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NASA "Moon Bombing" mission -- DISAPPEARS

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posted on Oct, 10 2009 @ 11:06 AM
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Why does the craft stop and hold the same altitude for 10 seconds at 4:50 - 5:00 in the video, in the 'last seconds before impact'? This doesn't appear to be a frozen picture because there also appears to be considerable camera wobble during this 10 seconds.



How can a craft moving at incredible speed towards the moon stop dead for 10 seconds just prior to impact?

Looks rather like someone zooming in on a model or photo of the moon and stopping just above the surface.

None of the Nasa apologists seem very interested in discussing the actual images we have. Instead they just keep endlessly repeating like a mantra: 'There was an impact, it wasn't faked, it was not a failure, they have lots of data' which is a statement which has no basis except their faith in NASA.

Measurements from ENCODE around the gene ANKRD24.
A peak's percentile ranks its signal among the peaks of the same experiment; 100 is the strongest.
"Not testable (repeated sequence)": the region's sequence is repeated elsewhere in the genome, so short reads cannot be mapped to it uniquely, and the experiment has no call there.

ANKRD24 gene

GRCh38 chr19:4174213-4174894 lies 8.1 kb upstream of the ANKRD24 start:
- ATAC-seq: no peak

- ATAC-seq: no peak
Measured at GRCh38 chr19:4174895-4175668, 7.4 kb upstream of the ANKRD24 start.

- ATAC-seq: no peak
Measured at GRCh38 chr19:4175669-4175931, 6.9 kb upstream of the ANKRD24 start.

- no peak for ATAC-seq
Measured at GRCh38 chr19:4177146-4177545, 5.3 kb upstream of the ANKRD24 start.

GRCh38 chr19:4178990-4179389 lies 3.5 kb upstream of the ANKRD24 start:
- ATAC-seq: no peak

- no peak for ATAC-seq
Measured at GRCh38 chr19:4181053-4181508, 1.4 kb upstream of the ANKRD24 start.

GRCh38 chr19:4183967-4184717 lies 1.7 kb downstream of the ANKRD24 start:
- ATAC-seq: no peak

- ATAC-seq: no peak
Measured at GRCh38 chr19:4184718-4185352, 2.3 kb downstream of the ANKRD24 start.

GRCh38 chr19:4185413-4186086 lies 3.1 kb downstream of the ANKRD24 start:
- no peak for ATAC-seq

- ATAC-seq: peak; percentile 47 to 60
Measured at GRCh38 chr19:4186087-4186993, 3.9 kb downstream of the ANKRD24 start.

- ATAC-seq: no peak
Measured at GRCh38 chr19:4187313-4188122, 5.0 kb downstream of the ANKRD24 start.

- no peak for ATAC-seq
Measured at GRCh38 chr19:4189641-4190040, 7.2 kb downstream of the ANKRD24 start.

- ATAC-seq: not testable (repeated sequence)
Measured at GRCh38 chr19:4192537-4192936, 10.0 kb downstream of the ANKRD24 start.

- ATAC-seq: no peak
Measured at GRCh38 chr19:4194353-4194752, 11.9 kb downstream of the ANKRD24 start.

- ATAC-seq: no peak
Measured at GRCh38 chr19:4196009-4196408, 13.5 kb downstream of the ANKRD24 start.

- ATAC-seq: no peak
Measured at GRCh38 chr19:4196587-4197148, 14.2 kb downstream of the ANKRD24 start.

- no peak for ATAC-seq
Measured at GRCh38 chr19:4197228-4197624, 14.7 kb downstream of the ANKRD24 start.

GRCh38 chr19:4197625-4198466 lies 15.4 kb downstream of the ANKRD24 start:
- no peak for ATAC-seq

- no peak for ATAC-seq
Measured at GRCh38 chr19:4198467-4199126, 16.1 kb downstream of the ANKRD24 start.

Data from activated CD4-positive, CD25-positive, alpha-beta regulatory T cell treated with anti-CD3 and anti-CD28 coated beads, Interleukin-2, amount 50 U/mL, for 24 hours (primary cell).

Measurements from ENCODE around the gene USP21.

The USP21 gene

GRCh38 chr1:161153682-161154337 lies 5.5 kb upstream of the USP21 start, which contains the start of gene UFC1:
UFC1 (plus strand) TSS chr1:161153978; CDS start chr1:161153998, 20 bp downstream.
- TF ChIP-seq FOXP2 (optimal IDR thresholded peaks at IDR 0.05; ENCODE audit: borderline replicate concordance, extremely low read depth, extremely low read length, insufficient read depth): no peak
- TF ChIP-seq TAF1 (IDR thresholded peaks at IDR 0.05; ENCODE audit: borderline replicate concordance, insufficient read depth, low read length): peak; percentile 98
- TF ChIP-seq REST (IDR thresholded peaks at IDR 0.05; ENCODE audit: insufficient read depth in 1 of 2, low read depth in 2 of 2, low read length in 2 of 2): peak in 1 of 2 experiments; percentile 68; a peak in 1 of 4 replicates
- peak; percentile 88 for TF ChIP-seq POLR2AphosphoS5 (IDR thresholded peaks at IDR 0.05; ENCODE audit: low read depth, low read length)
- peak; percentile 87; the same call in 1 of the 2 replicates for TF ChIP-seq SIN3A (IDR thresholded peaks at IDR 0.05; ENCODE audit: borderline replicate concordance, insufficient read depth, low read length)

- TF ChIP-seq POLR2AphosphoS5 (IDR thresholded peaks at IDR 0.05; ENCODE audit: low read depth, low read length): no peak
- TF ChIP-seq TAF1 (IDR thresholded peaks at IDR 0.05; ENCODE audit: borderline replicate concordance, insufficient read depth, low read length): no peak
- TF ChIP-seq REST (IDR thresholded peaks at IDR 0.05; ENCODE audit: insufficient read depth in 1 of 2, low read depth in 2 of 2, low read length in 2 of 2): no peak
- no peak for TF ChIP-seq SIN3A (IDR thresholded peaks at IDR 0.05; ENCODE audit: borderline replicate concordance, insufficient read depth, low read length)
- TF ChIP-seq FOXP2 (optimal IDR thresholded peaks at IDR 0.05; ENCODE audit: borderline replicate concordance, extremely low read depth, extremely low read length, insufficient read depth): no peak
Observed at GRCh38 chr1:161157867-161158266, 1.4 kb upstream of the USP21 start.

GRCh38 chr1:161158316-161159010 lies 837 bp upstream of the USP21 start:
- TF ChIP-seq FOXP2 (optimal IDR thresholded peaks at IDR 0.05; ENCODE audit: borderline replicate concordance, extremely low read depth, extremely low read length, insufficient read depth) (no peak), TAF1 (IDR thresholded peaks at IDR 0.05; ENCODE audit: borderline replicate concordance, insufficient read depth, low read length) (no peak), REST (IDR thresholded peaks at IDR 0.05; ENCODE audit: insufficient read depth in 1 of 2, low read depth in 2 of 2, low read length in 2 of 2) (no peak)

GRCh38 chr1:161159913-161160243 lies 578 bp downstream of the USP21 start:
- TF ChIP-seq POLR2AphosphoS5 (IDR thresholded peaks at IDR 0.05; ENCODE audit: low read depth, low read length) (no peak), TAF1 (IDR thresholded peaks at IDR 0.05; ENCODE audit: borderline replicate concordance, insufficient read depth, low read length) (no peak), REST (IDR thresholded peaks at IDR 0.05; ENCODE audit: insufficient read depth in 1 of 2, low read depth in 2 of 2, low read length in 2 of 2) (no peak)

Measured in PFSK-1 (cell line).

[edit on 10-10-2009 by Malcram]




posted on Oct, 10 2009 @ 11:07 AM
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Originally posted by fieryjaguarpaw
reply to post by Soylent Green Is People
 



Well as Jim Oberg said what would really be hard to understand is if there wasn't any water there at all.

I know I'm paraphrasing here but when even Jim O says something like this then it's hard to argue with.

In other words if you are right and there is no water there then that is even weirder than Moon aliens zapping a nuke out of the sky.



A smaller-than-expect plume does not necessairy mean there is no water-ice -- it only means that the water-ice may not be mixed up in loose soil, but rather on a substrate of hard rock. They expected a plume not because of water-ice, but because of loose soil. If the impactor hit rock and ice, the plume would be small.

Basically I'm saying that the lack of a plume is NOT an indication of the lack of water.